ASTHMA: How was this project conceived? What is its ultimate goal?
The LaBiancas: We don’t remember when we first started talking about it, but we remember when we first started feeling it. It was a shared assumption that came to fruition at the right time, you know.
ASTHMA: During our initial correspondence you two mentioned that you had been approached by mainstream media outlets that later refused to follow-up, fearing the kind of backlash that covering such a controversial act could bring. How do you feel about that passive aggressiveness on their part, and about venues censoring your set list?
The LaBiancas: Our [everyone’s] hardest fight, as sentient entities, will always be against censorship.
ASTHMA: This question is for Lena Marquise: List three unknown facts for us.
Lena Marquise: I live with a one eyed cat named Matthew In high school I took a vow of silence for a year. And when I was a child I had frequent consultations with my father’s shaman.
ASTHMA: JJ Brine, three fact please.
JJ Brine: In a past life, I was a shark. In 2007 I was kidnapped by Hezbollah while residing in Beirut. I enjoy receiving my oft-told fortune from various psychics that I will play a role in the end of days.
ASTHMA: Do you condone murder?
The LaBiancas: “Sometimes in war, there is killing.”
ASTHMA: Everyone has the same question on their minds; “what’s next?”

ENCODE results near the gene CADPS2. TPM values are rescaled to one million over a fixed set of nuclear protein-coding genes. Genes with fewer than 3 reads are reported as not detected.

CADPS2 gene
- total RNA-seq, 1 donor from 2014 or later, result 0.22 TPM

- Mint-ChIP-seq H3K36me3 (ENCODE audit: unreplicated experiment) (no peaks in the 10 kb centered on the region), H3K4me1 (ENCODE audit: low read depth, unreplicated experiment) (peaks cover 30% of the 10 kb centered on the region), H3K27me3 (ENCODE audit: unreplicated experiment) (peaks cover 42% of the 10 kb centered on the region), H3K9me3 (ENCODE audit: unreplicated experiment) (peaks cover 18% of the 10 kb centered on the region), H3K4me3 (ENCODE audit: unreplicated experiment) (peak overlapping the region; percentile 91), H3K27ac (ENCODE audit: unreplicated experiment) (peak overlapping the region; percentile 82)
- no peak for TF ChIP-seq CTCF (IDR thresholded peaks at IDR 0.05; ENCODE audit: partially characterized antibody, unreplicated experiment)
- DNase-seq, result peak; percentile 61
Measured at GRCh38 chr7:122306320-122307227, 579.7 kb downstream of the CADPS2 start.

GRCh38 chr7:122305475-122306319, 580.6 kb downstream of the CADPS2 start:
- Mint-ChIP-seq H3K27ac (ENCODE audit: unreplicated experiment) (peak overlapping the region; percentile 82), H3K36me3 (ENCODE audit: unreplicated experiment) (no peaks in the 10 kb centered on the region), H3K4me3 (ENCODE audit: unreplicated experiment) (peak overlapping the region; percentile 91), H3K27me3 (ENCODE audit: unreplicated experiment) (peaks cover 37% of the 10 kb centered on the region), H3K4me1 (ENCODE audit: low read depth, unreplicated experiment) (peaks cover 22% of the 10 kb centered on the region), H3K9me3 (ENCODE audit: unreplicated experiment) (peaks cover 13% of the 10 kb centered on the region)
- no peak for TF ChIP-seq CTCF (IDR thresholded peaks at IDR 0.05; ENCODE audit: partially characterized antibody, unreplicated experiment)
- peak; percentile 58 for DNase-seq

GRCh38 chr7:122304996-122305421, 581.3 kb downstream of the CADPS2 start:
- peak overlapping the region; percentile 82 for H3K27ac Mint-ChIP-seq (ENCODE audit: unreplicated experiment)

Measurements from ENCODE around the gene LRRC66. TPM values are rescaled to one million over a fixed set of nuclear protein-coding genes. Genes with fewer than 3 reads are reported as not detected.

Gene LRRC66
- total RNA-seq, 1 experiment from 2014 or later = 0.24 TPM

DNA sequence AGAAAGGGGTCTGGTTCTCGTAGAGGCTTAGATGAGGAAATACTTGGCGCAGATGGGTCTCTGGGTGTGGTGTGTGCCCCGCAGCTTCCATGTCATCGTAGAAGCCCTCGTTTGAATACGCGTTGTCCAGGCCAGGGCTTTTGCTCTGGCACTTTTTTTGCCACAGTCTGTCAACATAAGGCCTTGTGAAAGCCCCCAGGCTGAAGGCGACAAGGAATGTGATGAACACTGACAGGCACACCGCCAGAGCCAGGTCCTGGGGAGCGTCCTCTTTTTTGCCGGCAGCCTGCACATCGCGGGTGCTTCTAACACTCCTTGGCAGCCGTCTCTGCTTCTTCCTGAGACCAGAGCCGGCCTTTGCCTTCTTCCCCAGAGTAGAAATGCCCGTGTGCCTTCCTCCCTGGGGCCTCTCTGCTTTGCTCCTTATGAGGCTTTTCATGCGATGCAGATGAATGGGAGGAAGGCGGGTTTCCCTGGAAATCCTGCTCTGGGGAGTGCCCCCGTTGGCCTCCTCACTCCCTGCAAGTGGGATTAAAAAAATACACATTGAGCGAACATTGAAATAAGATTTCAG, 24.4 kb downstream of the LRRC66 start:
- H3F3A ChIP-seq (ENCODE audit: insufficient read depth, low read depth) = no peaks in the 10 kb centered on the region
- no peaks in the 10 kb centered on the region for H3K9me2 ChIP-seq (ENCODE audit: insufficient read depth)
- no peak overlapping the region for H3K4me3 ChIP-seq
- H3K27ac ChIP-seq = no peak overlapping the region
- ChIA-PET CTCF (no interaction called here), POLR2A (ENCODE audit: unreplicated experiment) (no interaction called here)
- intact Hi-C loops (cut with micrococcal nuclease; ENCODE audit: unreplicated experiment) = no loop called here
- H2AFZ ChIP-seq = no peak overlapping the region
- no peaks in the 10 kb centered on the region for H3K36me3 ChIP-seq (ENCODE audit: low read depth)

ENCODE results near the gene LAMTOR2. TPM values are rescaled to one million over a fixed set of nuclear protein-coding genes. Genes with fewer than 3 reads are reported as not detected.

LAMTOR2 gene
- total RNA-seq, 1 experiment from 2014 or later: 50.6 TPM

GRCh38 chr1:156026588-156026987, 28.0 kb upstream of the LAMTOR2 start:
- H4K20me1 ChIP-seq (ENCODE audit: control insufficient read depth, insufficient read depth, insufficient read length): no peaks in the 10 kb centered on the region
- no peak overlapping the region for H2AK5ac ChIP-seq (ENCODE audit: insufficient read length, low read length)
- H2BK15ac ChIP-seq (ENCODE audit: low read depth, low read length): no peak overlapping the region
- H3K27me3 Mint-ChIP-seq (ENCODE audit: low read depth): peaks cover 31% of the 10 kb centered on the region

The LaBiancas: Our next single is coming out on July 4th, but we can’t tell you what it is yet. Our next album will represent a musical and aesthetic departure from our first; we will be working on a rather streamline soundscape, incorporating natural and analog dialogues, with the accentuating undertones of a theremin, punctuated by static, syncopated beats over a lush bed of rhythmically pulsating alpha and beta waves.
ASTHMA: Do you have any other projects you guys are working on?
The LaBiancas: We are in pre-production to launch our showcase of VECTOR, an art/installation/religious space for the months of July and August, as well as putting together a tour for September. We are constantly shooting short films for our production company Thelemic Films, and have recently been approached about starring in a reality show about our band and our lives. Very exciting!
ASTHMA: What reaction to this first album, “Charles Manson is Jesus Christ” would you consider to be ideal?
The LaBiancas: Illumination. Truth. Clarity.
ASTHMA: Are there any other thoughts you want to share?
The LaBiancas: Look inside yourself. We are one.
The LaBiancas on the web:
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Because we are bipolar and because we love ourselves the way we are, we have reissued our album with new cover art. This is also the cover art that will be used in our physical release, which will be available starting on June 21st. We have removed the other edition from digital distribution and it will soon disappear. Special thanks to DrugLord Records for accommodating us on this matter <3